Coverage is the percentage of the stratum that was sampled on the survey.


S2 Fig. Estimated resource selection functions (RSFs) for individual elephants and seasons.

Each line indicates an RSF for an individual elephant and season.


S1 Data. Aerial survey data used to estimate elephant population sizes and numbers of human indicators in study strata.


S2 Data. Aerial survey data used to estimate effects of human indicators on presence/absence of elephants.


S3 Data. Elephant tracking data and availability data (random points) used to estimate resource selection functions for distance to human indicators.



Permission to fly surveys was granted by Minister of Environment, Dr. Maria Jardim and Governor of Cuando Cubango, General Fancisco Carneiro. Mr. Stefan van Wyk facilitated the signing of the Memorandum of Understanding allowing Elephants Without Borders to conduct research in Angola. Mr. Gimme 'João Sebastião from the local Tourism Hub in Menongue is acknowledged for logistical support. Mr. Brett Warren kindly provided a base from which to fly part of this survey.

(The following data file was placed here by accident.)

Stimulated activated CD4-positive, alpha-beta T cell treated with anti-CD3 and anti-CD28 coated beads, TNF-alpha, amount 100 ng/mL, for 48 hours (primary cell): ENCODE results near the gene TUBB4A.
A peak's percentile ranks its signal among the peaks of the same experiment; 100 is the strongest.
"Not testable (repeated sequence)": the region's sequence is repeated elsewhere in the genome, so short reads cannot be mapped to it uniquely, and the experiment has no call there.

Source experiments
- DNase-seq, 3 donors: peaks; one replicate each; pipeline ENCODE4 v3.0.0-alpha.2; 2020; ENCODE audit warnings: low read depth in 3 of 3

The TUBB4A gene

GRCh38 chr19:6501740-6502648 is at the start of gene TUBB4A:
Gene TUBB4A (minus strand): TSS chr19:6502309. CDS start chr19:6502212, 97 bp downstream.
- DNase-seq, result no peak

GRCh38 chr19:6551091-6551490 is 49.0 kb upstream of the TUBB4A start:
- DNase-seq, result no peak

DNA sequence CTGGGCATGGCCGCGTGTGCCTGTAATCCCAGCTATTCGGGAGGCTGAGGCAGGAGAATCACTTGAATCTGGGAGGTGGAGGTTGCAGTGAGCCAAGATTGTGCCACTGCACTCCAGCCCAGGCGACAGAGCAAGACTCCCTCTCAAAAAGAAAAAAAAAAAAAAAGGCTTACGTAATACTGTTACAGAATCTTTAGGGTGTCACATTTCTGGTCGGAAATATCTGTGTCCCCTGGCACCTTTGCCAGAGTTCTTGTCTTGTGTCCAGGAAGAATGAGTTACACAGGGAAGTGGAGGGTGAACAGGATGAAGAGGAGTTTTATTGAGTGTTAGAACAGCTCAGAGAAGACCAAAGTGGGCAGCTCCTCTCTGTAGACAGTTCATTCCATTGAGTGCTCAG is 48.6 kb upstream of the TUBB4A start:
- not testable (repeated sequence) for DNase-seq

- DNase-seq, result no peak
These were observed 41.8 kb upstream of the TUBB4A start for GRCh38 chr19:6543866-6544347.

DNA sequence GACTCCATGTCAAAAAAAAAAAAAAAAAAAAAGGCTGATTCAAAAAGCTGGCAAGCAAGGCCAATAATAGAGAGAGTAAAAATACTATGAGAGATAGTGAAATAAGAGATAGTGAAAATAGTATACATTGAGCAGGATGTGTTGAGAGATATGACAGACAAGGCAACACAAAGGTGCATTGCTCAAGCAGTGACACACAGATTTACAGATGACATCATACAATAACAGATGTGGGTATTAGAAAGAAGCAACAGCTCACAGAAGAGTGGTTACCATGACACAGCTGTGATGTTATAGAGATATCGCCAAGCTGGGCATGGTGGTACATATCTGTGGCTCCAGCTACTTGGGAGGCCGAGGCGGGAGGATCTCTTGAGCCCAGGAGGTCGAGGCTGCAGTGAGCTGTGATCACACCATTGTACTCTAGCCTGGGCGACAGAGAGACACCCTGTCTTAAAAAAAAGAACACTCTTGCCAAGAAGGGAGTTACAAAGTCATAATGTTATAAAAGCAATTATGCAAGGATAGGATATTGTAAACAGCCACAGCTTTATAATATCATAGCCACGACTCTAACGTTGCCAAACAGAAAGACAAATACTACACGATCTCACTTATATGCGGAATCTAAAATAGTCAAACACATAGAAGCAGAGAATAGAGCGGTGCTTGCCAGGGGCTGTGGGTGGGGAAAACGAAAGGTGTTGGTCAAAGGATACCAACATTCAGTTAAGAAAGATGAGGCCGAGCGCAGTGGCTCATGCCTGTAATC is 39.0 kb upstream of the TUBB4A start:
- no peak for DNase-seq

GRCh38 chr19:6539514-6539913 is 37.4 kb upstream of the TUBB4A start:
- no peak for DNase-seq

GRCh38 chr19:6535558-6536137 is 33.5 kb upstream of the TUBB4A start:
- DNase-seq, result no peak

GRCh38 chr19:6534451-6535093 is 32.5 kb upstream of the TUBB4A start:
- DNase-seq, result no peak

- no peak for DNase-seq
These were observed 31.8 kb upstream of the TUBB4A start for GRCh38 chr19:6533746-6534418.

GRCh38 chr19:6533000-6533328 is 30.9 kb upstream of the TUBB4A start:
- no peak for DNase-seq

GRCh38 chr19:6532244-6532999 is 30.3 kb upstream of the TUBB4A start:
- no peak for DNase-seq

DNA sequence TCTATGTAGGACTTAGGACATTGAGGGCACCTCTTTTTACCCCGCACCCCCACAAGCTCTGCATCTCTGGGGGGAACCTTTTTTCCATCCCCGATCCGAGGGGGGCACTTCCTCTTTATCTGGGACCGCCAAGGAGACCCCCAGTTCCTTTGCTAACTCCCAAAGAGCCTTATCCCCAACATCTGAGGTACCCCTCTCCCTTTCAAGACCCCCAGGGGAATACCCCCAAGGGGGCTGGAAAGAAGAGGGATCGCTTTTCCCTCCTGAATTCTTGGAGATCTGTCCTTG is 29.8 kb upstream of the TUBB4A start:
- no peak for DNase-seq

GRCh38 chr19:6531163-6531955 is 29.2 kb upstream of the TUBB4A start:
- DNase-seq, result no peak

1. 1. Maisels F, Strindberg S, Blake S, Wittemyer G, Hart J, Williamson EA, et al. Devastating decline of forest elephants in Central Africa. PLoS ONE. 2013;8: e59469. pmid:23469289
  2. 2. Chase MJ, Schlossberg S, Griffin CR, Bouché PJC, Djene SW, Elkan PW, et al. Continent-wide survey reveals massive decline in African savannah elephants. PeerJ. 2016;4: e2354. pmid:27635327
  3. 3. Wittemyer G, Northrup JM, Blanc J, Douglas-Hamilton I, Omondi P, Burnham KP. Illegal killing for ivory drives global decline in African elephants. Proc Natl Acad Sci. 2014;111: 13117–13121. pmid:25136107
  4. 4. Newmark WD. Isolation of African protected areas. Front Ecol Environ. 2008;6: 321–328.
  5. 5. Mariki SB, Svarstad H, Benjaminsen TA. Elephants over the cliff: explaining wildlife killings in Tanzania. Land Use Policy. 2015;44: 19–30.